While I’ve never taken online classes before at Princeton, this isn’t the first time where I’ve had to complete my semester at home. Last spring, I went home right after classes ended since all my final assignments were to be submitted online. Despite that working at home should have given me more time with fewer distractions, more often than not I found it incredibly difficult to focus on finishing the semester. With social-distance learning, I’ve been reflecting more on the problems I encountered last spring, and thought I’d share a few tips to help you stay focused during finals period, whether you’re working on those papers or studying for final exams!Continue reading How to Stay Productive at Home During Finals
For this year’s Winter Seasonal Series, entitled Research Resources: Unsung Heroes, each correspondent has selected a faculty member, staff member, or peer working for a research resource on campus to interview. We hope that these interviews will provide insight into the variety of resources available on campus and supply the unique perspective of the people behind these resources. Here, Soo shares her interview.
As part of the Winter Seasonal Series, I interviewed Johanne Kjaersgaard ’22, an international student from Aarhus, Denmark. A prospective Politics major, she currently works as a Fellow at the Writing Center, one of the most widely-used academic support services on campus. Writing Center Fellows take on a variety of tasks, from guiding students in formulating and structuring papers to also offering advice to juniors and seniors in developing their senior theses and navigating their independent research projects.Continue reading Research Resources: Unsung Heroes, An Interview with Writing Center Fellow Johanne Kjaersgaard ‘22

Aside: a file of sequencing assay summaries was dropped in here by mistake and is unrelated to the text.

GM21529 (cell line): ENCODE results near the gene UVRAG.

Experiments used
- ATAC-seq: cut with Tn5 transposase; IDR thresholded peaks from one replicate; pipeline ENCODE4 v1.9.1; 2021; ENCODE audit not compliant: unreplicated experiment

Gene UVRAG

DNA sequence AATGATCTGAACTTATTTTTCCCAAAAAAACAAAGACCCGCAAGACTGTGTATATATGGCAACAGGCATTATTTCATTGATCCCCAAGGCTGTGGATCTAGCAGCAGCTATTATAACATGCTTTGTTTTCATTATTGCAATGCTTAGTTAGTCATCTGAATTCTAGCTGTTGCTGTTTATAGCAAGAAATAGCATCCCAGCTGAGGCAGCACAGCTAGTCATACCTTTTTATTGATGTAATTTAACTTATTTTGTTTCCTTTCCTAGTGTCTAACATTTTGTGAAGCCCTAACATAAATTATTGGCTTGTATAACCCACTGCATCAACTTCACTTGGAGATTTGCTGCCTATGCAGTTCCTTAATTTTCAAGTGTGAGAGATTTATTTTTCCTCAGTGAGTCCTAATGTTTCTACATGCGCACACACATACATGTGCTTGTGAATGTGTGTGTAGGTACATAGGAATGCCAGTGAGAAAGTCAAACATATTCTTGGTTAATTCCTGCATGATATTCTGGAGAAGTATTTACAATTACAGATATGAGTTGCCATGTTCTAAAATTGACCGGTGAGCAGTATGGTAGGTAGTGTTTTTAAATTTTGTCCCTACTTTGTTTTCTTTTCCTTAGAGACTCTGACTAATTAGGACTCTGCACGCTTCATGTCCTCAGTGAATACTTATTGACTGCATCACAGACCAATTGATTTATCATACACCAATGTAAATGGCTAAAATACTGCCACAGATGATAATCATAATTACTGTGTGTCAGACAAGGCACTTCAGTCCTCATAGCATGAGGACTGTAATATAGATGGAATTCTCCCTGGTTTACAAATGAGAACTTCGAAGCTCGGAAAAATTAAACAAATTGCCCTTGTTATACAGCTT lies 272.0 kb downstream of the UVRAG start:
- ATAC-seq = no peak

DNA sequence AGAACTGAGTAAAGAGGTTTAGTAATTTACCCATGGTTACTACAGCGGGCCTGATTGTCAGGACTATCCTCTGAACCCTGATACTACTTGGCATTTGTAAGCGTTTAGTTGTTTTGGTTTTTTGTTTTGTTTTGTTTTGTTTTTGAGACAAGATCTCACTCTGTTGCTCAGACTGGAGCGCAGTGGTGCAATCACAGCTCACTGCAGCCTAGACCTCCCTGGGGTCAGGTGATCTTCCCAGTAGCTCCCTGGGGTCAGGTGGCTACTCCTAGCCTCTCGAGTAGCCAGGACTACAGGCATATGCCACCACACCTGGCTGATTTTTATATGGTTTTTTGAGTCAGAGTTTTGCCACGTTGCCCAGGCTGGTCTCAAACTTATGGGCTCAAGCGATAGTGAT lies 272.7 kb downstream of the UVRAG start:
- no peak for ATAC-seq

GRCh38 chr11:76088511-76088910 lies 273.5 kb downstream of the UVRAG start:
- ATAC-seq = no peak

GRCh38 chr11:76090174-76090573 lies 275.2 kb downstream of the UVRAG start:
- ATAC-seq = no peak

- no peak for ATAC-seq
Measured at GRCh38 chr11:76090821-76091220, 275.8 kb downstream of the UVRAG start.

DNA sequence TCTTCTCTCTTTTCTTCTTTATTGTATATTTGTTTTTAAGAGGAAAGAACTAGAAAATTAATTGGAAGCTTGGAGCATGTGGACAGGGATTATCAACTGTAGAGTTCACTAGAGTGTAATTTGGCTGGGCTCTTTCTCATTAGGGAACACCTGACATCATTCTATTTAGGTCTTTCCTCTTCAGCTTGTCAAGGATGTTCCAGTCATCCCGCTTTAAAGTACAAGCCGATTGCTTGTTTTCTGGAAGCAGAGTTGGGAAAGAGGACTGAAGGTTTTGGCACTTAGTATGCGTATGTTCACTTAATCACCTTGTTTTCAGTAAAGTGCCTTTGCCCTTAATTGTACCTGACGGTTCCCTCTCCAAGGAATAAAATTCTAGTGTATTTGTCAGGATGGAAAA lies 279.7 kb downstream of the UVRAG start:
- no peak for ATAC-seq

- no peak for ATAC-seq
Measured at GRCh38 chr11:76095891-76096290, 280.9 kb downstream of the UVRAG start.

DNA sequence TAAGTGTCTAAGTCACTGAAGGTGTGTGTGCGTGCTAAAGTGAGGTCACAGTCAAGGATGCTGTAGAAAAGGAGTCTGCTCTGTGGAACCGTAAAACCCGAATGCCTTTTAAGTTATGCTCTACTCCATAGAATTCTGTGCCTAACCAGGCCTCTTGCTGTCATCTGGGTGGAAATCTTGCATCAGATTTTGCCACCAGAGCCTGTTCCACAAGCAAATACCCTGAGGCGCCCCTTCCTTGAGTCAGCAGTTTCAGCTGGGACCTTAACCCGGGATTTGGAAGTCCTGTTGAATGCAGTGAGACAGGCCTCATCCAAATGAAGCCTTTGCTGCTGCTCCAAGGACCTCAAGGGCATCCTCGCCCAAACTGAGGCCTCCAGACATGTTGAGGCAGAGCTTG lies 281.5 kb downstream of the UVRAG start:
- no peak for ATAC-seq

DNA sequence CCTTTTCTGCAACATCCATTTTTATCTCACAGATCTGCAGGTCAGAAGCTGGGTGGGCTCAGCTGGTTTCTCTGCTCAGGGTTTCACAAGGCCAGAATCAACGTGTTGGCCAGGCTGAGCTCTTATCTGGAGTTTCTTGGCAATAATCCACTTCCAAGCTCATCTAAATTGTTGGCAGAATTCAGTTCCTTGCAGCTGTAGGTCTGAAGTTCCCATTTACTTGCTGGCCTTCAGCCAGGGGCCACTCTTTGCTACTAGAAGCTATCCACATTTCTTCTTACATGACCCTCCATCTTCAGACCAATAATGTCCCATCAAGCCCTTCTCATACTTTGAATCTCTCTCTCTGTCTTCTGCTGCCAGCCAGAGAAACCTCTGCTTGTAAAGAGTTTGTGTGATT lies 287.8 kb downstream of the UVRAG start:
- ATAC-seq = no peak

If you’re caught up on some of my previous posts, you’ll remember that I wrote my fall Junior Paper about shackling pregnant inmates in New York women’s prisons after the 2009 anti-shackling bill. I recently submitted my Junior Paper at the beginning of January, and it’s safe to say that it was a wild ride. To name a few challenges: I had to completely change my topic, I navigated tough interviews, and I spent a LOT of time editing my essay. Although I wrote a post about how to work efficiently during winter break, I pretty much ignored all of my own advice and ended up working on my JP each night, making my winter break anything but carefree and relaxing. However, I came back to school with a paper I was proud of.
But the challenges did not stop there. This JP was my first encounter with a substantial piece of independent work, and it included a whole lot of revisions after I had completed my first full draft. After reading through the paper, I scheduled a phone conference with my professor that left me with a plethora of edits to make in a very short amount of time. I made the changes, going through the paper with a fine-toothed comb, and the day after I got back to Princeton, I went to my first-ever appointment at the Writing Center.